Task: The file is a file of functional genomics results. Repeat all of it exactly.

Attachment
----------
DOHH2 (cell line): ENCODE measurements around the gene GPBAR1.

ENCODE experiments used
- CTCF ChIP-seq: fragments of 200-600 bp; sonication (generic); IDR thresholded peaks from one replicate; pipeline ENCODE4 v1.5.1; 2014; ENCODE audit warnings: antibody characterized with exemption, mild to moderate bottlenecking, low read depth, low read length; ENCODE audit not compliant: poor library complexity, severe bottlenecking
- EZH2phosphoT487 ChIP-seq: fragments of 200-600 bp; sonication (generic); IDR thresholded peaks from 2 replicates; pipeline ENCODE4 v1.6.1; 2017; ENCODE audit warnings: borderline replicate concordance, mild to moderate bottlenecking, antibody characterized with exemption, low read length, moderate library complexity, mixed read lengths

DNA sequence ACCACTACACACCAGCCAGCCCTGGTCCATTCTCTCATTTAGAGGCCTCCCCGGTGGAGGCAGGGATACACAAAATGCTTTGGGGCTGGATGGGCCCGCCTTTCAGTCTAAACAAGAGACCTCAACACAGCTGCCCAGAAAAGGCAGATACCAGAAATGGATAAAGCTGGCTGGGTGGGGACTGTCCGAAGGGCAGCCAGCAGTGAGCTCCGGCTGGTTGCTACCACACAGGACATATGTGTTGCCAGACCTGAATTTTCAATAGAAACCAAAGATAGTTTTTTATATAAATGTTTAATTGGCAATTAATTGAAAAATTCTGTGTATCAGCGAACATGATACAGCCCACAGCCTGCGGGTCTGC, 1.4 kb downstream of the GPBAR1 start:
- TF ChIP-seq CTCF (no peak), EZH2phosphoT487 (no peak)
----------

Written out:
DOHH2 (cell line): ENCODE measurements around the gene GPBAR1.

ENCODE experiments used
- CTCF ChIP-seq: fragments of 200-600 bp; sonication (generic); IDR thresholded peaks from one replicate; pipeline ENCODE4 v1.5.1; 2014; ENCODE audit warnings: antibody characterized with exemption, mild to moderate bottlenecking, low read depth, low read length; ENCODE audit not compliant: poor library complexity, severe bottlenecking
- EZH2phosphoT487 ChIP-seq: fragments of 200-600 bp; sonication (generic); IDR thresholded peaks from 2 replicates; pipeline ENCODE4 v1.6.1; 2017; ENCODE audit warnings: borderline replicate concordance, mild to moderate bottlenecking, antibody characterized with exemption, low read length, moderate library complexity, mixed read lengths

DNA sequence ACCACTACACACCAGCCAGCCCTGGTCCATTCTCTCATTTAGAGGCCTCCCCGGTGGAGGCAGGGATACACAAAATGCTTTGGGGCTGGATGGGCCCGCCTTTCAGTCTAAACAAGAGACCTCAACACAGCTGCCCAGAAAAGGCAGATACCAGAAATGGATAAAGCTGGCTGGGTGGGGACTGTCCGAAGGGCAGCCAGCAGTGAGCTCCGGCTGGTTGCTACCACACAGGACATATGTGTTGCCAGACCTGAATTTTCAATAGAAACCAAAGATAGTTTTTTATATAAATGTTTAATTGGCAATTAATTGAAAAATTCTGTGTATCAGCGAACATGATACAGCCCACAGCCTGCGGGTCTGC, 1.4 kb downstream of the GPBAR1 start:
- TF ChIP-seq CTCF (no peak), EZH2phosphoT487 (no peak)